Advantages and Disadvantages of Passive Learning

In order to study the advantages and disadvantages of passive learning we first need to look at what passive learning is.

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What is Passive Learning

Passive learning is a learning method where the learners receive information from the instructor without providing feedback.

Advantages and Disadvantages of Passive Learning

Photo by Luis Quintero from Pexels

This method of learning is teacher-centered, in contrast to active learning, which is student-centered.

The biggest example of passive learning is a church sermon, where the preacher preaches the sermon without the listeners providing any contribution to the sermon. Passive learners generally absorb information and knowledge without contributing to the dialogue.

Passive learning

Photo by ICSA from Pexels

Passive is learning is effectively practiced in many schools and learning institutes because an estimated 60 percent of people are effectively passive learners. However, the effectiveness of passive learning has been a subject of debate for a long time.

Advantages of passive learning

  • Makes it possible to convey large quantities of information to a large number of learners quickly.
  • Lectures, lecture notes, handouts, audiovisual media, etc, can be systematically planned, prepared in advance and reused later.
  • Affords the teacher greater control of the classroom, the course delivery and the students.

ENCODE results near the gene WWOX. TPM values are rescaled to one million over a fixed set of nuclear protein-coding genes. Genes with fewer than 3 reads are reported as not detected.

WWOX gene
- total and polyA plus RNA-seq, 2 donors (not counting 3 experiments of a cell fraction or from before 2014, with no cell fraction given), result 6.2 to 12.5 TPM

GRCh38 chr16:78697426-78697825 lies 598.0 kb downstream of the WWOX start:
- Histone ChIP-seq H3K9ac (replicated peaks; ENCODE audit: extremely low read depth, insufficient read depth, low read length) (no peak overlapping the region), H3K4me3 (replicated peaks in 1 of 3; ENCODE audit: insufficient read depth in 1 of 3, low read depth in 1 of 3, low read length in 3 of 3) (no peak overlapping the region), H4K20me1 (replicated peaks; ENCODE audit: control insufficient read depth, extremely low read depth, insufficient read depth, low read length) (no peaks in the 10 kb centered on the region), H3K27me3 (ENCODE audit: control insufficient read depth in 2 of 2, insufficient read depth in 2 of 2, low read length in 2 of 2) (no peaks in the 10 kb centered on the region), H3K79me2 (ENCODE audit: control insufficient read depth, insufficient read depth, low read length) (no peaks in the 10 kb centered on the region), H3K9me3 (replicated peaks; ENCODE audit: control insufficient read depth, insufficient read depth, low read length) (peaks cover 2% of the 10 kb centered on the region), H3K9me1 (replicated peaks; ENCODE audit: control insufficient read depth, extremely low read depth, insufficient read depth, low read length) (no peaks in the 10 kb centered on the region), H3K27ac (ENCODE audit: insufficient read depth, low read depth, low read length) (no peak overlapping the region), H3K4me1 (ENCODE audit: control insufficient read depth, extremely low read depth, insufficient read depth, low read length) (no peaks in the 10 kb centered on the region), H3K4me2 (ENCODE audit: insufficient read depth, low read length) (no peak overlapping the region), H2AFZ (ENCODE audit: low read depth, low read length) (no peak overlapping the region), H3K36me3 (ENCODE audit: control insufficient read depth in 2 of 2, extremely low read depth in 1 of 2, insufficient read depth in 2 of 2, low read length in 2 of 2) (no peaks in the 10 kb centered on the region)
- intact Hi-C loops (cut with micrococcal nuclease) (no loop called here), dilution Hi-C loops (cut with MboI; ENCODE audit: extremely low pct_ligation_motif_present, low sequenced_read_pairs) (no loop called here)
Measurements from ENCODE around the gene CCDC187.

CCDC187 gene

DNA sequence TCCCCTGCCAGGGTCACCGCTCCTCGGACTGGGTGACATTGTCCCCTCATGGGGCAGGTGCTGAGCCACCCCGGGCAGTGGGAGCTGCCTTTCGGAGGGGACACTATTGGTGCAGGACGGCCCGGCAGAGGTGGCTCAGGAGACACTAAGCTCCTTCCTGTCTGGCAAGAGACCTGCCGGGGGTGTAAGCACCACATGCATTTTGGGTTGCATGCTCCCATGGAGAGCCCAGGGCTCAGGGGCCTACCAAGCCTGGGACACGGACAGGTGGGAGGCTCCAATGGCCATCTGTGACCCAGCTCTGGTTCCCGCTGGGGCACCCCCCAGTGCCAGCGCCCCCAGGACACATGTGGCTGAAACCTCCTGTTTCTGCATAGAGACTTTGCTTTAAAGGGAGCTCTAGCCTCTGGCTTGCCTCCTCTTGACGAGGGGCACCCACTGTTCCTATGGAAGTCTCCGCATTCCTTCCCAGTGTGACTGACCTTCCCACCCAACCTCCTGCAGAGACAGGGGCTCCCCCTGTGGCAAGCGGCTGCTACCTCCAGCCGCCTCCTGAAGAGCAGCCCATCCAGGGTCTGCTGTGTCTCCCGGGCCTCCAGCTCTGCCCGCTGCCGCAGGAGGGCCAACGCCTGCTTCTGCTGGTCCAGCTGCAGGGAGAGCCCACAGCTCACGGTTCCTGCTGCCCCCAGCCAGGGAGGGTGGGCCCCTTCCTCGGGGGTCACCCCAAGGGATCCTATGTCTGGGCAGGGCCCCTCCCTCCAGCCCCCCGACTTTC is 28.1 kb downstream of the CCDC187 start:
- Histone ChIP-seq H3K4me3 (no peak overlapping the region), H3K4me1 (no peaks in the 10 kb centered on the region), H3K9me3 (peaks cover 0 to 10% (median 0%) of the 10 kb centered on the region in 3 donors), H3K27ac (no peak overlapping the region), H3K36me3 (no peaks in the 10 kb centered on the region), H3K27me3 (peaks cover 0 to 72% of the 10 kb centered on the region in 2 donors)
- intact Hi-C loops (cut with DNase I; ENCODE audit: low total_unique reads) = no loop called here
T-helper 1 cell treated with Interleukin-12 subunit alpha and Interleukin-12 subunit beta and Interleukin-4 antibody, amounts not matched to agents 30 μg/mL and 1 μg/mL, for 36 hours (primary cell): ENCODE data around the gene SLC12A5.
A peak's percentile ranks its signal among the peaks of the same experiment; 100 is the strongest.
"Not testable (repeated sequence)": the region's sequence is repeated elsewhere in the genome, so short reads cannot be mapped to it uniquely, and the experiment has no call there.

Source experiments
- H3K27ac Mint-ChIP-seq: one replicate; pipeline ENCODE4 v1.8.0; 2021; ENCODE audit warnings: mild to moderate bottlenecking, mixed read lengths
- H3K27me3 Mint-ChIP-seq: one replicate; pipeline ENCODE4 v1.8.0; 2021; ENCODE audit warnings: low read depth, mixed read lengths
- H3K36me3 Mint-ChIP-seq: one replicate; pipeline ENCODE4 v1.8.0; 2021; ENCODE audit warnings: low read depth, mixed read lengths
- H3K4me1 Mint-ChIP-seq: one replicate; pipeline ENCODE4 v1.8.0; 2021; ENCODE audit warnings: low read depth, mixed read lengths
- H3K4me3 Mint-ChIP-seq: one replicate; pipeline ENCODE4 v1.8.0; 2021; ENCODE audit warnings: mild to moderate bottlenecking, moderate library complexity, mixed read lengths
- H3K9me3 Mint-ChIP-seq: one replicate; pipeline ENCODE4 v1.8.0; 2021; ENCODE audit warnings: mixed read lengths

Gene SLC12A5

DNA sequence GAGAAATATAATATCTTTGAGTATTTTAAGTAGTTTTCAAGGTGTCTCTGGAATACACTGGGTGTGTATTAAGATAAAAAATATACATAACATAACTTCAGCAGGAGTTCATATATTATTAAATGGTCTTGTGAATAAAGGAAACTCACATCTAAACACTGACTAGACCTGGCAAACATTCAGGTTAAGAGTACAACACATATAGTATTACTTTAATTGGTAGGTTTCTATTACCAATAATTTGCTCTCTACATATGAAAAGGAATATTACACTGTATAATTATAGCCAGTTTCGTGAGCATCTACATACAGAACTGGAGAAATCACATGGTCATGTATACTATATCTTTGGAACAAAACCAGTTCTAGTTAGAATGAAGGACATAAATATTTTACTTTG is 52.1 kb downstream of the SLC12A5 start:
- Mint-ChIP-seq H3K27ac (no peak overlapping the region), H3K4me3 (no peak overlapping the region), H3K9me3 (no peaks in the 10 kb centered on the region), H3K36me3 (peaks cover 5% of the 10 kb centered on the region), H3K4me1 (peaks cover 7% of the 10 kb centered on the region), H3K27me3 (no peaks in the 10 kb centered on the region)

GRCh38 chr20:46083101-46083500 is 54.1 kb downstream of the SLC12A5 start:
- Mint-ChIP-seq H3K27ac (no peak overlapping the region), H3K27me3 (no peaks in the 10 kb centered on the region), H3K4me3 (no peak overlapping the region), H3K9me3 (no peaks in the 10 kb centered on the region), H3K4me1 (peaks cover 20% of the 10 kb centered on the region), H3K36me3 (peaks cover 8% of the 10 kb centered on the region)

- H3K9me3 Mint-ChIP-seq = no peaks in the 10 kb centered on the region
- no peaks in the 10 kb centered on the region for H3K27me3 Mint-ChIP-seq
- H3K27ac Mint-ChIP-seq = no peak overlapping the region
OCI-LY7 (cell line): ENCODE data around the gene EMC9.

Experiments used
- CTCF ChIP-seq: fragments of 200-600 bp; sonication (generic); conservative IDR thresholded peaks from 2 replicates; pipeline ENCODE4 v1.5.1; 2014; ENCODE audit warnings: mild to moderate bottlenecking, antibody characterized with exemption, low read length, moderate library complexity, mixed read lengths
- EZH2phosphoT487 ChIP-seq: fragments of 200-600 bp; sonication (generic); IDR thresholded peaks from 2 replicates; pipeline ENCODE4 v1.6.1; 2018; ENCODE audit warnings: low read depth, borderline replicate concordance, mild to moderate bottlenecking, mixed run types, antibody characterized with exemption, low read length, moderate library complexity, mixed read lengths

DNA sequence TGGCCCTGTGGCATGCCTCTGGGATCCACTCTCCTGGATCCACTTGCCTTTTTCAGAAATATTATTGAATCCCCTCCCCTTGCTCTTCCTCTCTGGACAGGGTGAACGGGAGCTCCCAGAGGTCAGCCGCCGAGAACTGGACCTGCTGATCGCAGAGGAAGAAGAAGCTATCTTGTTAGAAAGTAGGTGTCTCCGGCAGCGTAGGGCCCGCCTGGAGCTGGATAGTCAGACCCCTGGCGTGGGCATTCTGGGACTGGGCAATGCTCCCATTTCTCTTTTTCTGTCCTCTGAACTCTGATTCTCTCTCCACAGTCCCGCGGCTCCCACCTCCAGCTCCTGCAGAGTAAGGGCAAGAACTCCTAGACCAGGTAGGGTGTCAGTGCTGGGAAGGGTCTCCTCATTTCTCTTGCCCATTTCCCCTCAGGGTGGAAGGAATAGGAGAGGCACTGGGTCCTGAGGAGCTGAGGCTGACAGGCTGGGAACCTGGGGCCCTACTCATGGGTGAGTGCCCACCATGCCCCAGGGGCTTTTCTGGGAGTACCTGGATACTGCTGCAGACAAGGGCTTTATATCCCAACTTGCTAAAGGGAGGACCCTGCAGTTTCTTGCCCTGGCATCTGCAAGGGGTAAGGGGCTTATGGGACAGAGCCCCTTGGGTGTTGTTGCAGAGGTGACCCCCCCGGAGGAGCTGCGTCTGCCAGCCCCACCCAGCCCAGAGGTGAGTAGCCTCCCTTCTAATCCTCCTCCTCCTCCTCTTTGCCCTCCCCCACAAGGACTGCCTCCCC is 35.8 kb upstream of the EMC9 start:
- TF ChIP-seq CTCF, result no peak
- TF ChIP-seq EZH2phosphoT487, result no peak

• Gives students the freedom to absorb information on their own terms.
  • Exposes learners to new material in a structured and engaging format.
  • Gives the teacher the ability to clarify course material without distractions.

Disadvantages of passive learning

  • Can make the learning experience boring and one-dimensional especially for younger generations who have shorter attention span.
  • May result in students misunderstanding concepts due to lack of first-hand interaction with course content.
  • Ignores students’ contributions and opinions.
  • Creates a less conducive environment for students’ questions and concerns.
  • Does not involve students’ contributions in the learning experience.
  • Makes to harder to assess student progress and understanding during the lecture.
  • Encourages memorization rather than sense-making and critical thinking as students are expected to receive the subject matter with "open minds, like empty vessels".
  • Discourages students from asking questions, seeking clarification, or participating in discussions.
  • Relies on the instructor’s speaking and presentation skills.
  • Affects students critical thinking abilities as students are expected to wait for information to be provided and then to follow directions on what to do with that information.

Sydney Chako

Mathematics, Chemistry and Physics teacher at Sytech Learning Academy. From Junior Secondary School to Tertiary Level Engineering Mathematics and Engineering Science.

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